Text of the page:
Whenever we read news on fraud or forgery, or watch a show depicting crime, we usually tend to ignore it, believing it can never happen to us. We probably believe we are insulated. But are we really? Can nothing really happen to us? Can we never fall prey to fraud? Let’s check out some instances.
1. Rajeev Srivastava approached a service provider and was asked to submit his photo ID, address proof and PAN card as KYC documents. Rajeev gave his driver’s licence and PAN card in original. This is something all of us do in normal course. The company representative took out multiple photocopies of each of the documents, but submitted only one set to the company, retaining the rest. The representative started using the remaining photocopies for personal use, such as buying a SIM card, etc. Raju soon found himself in a big mess as the SIM card was used for illegal activities and the police held him accountable.
2. Mohammed Khan gave a copy of his phone bill and PAN card as KYC documents to a travel agent for processing visa application. After a few months, he applied for a loan. Khan’s loan application was rejected on the plea that he was a credit card defaulter. He later learnt that the documents were used to obtain credit cards. Several transactions were made, but the amount was never repaid. So, Khan’s name appeared on the defaulter’s list in the banking records.
3. Ranveer Singh gave a copy of his PAN card and electricity bill as KYC documents to an agent. After a few months, collection agents of a bank came to his house, asking him to repay a loan of a few lakh rupees since he was a co-borrower. Ranveer was not even aware of the loan against which he was shown as a co-borrower. He was made to repay the loan by the bank.
4. Gaurav Shah gave a copy of his PAN card for railway booking. After a year, he got a notice from the I-T Department asking him to disclose his income, wealth, etc. His PAN card was used to buy jewellery and electronic items in cash. The person who used Gaurav’s PAN card to buy these items remained untraceable. But Gaurav was held accountable since his PAN card was used for transactions.
5. Ravi Shinde, a vegetable vendor in a village, gave a copy of his Aadhaar card to a company representative. Shinde died in a road accident 11 months later. The family found out that somebody had taken life insurance policies of Rs 10 lakh each in Shinde’s name from 14 insurance companies, making his wife a nominee in all policies. The forger used a fake voter ID to show his own wife as Ravi Shinde’s spouse. It was only when all insurance companies got together that they could crack the case. Investigations revealed that after taking insurance policies for around Rs 1.5 crore, the accused killed Ravi by staging an accident.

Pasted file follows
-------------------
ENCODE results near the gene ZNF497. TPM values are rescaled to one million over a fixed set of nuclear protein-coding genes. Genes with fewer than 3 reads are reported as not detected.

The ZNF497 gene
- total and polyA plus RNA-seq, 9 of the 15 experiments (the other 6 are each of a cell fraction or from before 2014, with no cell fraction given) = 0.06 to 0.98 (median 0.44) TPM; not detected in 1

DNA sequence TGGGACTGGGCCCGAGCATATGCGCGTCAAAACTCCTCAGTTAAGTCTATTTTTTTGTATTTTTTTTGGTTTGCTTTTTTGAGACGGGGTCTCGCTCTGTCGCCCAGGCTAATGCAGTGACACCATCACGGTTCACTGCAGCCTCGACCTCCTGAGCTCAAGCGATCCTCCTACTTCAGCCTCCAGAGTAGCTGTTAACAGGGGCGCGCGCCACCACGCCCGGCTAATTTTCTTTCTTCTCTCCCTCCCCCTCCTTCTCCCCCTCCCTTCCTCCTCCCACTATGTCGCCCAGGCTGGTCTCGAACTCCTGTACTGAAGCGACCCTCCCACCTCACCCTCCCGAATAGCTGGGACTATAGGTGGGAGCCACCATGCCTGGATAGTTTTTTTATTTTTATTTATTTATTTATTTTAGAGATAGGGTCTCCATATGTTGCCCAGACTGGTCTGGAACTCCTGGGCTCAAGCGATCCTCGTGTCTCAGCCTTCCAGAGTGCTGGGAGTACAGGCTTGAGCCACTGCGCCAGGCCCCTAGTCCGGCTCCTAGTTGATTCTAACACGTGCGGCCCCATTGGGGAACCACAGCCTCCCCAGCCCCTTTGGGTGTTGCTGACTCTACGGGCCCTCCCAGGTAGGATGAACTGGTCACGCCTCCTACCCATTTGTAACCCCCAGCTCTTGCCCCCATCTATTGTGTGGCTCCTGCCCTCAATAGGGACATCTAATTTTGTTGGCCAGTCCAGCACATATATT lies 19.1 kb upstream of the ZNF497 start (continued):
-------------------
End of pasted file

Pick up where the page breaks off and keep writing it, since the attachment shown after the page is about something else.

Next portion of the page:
Moral of the story
Whether it is a city or a village, we are not insulated from fraudsters. Rajeev, Mohammed, Ranveer, Gaurav and Ravi were common, innocent men just like you and me. They all entered into simple transactions with known service providers and submitted KYC documents like we normally do. However, the documents were misused and all ended up in a sticky situation. Ravi paid with his life. These are not illustrations or stray examples of document fraud. These things happen around us. Our unsuspecting acts can land us in a lot of trouble, or even cost us our lives. The acts of crime that we read in newspapers or watch on television may well hurt us, if we are not cautious.
What you can do
1. Never give your KYC documents (passport, driver’s licence, PAN card, Aadhaar card, voter ID, electricity bill, phone bill, bank statement, etc.) to anybody without a reason.
2. While handing over a document, always take out a photocopy of the original yourself and submit it to the representative or agent. Giving the copy in original to the agent for a photocopy can be tricky.
3. Always write on the photocopy: “Submitted to_______ (name of the service provider) as ID proof /income proof for _______ (the purpose for which you have approached) and it is for one-time use only”.
4. Never ignore calls or correspondence either by SMS, email or post, which seem odd to you. Try and find out why such communication was sent to you — you never know your documentation may well have been used for an illegal transaction.
5. Do not share personal information such as PAN card details, credit card number, bank account number, insurance policy number or password, etc. with anyone. No institution ever enquires about these details over the phone or email.
6. Watch out for spurious calls, SMSes or emails as someone may be trying to lure you with unbelievable benefits on your insurance policy. Always remember: “There are no free lunches.”
Be cautious. Be safe. Prevent fraud.
The writer is Senior Vice-President, Claims & Underwriting, Kotak Mahindra Old Mutual Life Insurance Limited. The views expressed in this article are his own
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